Columns on ELTNEWS.com View All Columns
Visit ELTBOOKS - all Western ELT Books with 20% discount (Japan only)

The Uni-Files

A candid look at EFL life and lessons from a university teacher's perspective.

June 15, 2010

Introducing Jiro (cheers) and Taro (hiss)

Oldtimers here may remember an early David Letterman segment called ‘Fred and Frank’ in which contrasting examples were given of the angelic Fred and diabolical Frank in various situations. Having been teaching EFL in Japan since the bubble days I think I can do the same regarding my students, so instead of Fred and Frank, let me introduce Jiro and Taro:

When Jiro greets you in the hall he says ‘Hi’ and nods his head with a smile. When Taro meets you in the hall he ignores you until he has just passed you and then says in his best goofball voice, “Harro!” and then chuckles about it to his buddies.

When Jiro sneezes in class he discreetly covers his face, turns away, and tries to minimize the force. When Taro sneezes in class, not only does it come out like a threat, but he also looks around the classroom upon completion to make sure that everyone else enjoyed it as much as he did. Droplets litter his desk and the hair of the girl who sits in front of him.

When Jiro presents his homework assignment it comes in a clear file with A4 sheets pinned together, his work typed and double-spaced. Taro’s assignment is written on the back side of a page torn out of a manga and appears to have been written in crayon. He signs it ‘Talo’. There are droplets on it.

Jiro lists his hobbies as “badminton, drama, foreign travel, and learning Korean”. Taro lists his as “sleping” (sic).

When you enter the classroom and ask students to take out the print from last week’s class Jiro already has it placed on his desk. Taro holds up what appears to be a scrap paper from last year’s German class and asks, “Kore?” (This?)

When you call on Jiro to answer a question and he doesn’t know, he quickly and clearly responds, “Sorry. I'm not sure”. When you ask Taro the same question he looks at you as if you’ve just arrived from the Planet Fungus, then looks at another student and says, “Ehh?”.

When you assign partners Jiro immediately goes to the partner, greets her, and rearranges his desk accordingly. When you assign Taro a partner, he doesn’t remember who you partnered him with and stays put in his seat until that unfortunate soul finally comes over to him. Then he says, “Ehh?”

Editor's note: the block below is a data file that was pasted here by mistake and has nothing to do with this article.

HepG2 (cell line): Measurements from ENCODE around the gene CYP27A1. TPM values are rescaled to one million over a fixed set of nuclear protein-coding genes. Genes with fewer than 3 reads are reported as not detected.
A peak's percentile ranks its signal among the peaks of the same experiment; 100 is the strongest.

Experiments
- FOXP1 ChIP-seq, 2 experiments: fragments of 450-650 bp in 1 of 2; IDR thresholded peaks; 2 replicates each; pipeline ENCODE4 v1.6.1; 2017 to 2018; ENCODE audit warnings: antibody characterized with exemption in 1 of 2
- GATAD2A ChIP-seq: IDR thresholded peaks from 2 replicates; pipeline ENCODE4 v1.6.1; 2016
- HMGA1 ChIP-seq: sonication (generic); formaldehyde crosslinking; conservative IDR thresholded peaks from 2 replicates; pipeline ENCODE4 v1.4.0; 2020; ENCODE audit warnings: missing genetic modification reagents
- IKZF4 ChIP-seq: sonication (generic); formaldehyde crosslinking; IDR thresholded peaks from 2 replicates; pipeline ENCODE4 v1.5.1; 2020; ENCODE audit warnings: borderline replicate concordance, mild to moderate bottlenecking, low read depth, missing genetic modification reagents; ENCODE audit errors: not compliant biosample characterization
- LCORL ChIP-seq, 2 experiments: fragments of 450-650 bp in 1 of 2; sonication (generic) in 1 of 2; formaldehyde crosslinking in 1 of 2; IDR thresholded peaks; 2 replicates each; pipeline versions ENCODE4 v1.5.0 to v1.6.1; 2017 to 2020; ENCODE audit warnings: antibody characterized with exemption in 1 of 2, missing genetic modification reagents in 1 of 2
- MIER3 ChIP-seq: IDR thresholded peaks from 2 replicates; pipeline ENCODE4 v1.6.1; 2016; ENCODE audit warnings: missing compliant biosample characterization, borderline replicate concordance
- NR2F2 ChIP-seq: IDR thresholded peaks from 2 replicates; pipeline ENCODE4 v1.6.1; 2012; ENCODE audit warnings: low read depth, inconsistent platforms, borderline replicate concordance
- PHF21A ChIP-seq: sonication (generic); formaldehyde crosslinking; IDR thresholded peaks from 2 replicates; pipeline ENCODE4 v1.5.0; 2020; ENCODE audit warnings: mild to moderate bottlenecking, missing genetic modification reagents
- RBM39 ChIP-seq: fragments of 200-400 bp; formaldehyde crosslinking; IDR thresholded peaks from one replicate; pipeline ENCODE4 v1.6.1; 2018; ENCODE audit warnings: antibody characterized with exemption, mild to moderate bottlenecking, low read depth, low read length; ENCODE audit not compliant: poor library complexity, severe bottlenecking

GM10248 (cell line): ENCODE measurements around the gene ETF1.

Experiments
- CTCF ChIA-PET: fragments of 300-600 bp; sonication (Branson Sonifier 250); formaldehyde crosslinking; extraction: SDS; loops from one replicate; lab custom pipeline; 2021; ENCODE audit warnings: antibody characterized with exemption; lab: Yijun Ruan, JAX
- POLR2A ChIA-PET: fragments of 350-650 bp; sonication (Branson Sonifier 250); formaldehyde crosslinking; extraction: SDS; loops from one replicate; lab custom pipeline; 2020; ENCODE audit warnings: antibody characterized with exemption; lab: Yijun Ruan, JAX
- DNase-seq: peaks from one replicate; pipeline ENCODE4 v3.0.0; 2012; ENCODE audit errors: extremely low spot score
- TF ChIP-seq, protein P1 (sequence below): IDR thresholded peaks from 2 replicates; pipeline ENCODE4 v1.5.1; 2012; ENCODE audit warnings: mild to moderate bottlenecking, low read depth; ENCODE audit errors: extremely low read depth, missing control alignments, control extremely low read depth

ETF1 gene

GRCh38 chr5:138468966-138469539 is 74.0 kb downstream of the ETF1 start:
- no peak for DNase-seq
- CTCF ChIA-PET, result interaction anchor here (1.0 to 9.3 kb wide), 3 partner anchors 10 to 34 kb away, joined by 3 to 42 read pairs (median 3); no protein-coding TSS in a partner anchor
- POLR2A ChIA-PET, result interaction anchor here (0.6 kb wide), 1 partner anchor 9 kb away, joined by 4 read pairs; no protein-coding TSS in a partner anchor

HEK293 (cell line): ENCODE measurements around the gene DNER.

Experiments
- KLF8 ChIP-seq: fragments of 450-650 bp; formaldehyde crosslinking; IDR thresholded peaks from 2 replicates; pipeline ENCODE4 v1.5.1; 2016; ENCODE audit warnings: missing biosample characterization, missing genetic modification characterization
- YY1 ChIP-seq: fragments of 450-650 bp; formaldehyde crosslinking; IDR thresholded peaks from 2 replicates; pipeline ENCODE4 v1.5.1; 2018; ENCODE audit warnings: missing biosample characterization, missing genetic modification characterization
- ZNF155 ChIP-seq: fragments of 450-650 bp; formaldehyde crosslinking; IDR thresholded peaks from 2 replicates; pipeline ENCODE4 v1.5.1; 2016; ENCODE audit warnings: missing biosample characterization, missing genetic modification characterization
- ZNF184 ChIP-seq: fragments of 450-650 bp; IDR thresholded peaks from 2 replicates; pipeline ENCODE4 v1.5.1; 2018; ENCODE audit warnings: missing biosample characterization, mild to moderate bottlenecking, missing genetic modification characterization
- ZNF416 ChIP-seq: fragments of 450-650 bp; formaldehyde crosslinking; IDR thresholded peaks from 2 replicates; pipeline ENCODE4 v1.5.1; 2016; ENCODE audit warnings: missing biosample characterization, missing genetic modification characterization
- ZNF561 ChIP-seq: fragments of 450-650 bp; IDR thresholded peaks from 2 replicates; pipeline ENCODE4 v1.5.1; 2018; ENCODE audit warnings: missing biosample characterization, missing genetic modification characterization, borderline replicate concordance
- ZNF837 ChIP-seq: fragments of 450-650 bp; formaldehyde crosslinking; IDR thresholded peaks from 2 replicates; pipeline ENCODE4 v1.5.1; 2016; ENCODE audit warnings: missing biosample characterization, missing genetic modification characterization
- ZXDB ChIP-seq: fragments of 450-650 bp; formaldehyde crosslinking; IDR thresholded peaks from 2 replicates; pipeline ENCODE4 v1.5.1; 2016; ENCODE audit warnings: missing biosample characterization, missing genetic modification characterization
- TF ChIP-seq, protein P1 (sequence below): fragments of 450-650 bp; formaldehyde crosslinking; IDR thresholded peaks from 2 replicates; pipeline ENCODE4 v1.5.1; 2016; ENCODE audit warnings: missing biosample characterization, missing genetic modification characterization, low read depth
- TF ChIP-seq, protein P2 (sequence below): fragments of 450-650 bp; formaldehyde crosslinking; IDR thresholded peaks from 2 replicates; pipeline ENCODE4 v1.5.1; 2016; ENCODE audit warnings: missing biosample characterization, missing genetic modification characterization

When you announce that a test will be held in two weeks based upon textbook pages 15-30, Jiro makes a note and marks the relevant sections. Taro looks over at another student’s textbook and says, “Kyoukasho arun kai?” (Do we have a textbook?)

When Jiro comes in late he discreetly and quietly takes a seat at the back and then apologizes profusely because ‘I had a car accident’. You then see the fresh stitching in his shoulder. When Taro comes in late it is always during the listening exercise, where he bangs his stuff down ostentatiously on his desk, and loudly proclaims “tsukareta” (I’m bushed) to no one in particular before yawning. He then turns to another student (who is intent on listening to the recording) and asks what’s going on.

Later, you find out that Taro caused Jiro’s accident because Taro was ‘sleping’ at the wheel.



« Japanese universities slip in Asia rankings- a few comments | Main | Blowing your top and hitting the ceiling- some thoughts on classroom anger management »

Comments

When you hand back a test/quiz on which Jiro hasn't done very well he goes back to his desk and tries to figure out where he may have gone wrong.

When you hand back a test to Taro he goes back to his desk and shows his buddies how poorly he did and they all have a good laugh over it. Then when it comes time to give out final grades for the semester Taro shows up at your office pleading his case for a passing grade. Aint so funny now, is it Taro?

Good one Mark! How true! Any others?

Jiro looks at his phone before class and turns it off at the sound of the bell.

Taro leaves his phone on his desk and has to be told by the teacher to turn it off when it starts ringing.

Another one-
When the bell rings to start class Jiro takes it to mean that he should sit down. Taro takes it to mean that he should now go to the toilet.

The "print" from last week's class?
handout

Julian- It's like "keitai" and a few other items. It has become part of the Japan EFL teacher's lingo.

Point taken though- I do use "handout" when referring to same with students in English.

As much as the Taros of the world frustrate the heck out of me I have found some of them to be decent communicators, often times better than the Jiros.

When evaluating students' communication ability I often think to myself "what would happen if I bumped into this person at some kind of social function". I usually come to the conclusion that Taro would probably less fearful of trying to communicate in English than the more reserved Jiro. Taro may not be our best "student", but is it possible he's a better communicator than Jiro? Obviously it depends on the individual and the situation at hand, but I would argue that many Taros actually have a good chance at becoming decent English speakers due to their relaxed outlook on life. Jiro is nice to teach because he is manageable in the classroom, but would you want to sit down and have a beer with him?

Hi Mark.

I've noted two types of Taros. There are the kind who are personable but perhaps not inclined to be 'ideal' students. These guys can bring some needed personality to the class. The other Taros are just oafish.

As the first (hallway 7greeting') example in the post probably shows, the latter is the kind I had in mind.

Recent Columns

Recent Comments

Categories

Comments

Events

World Today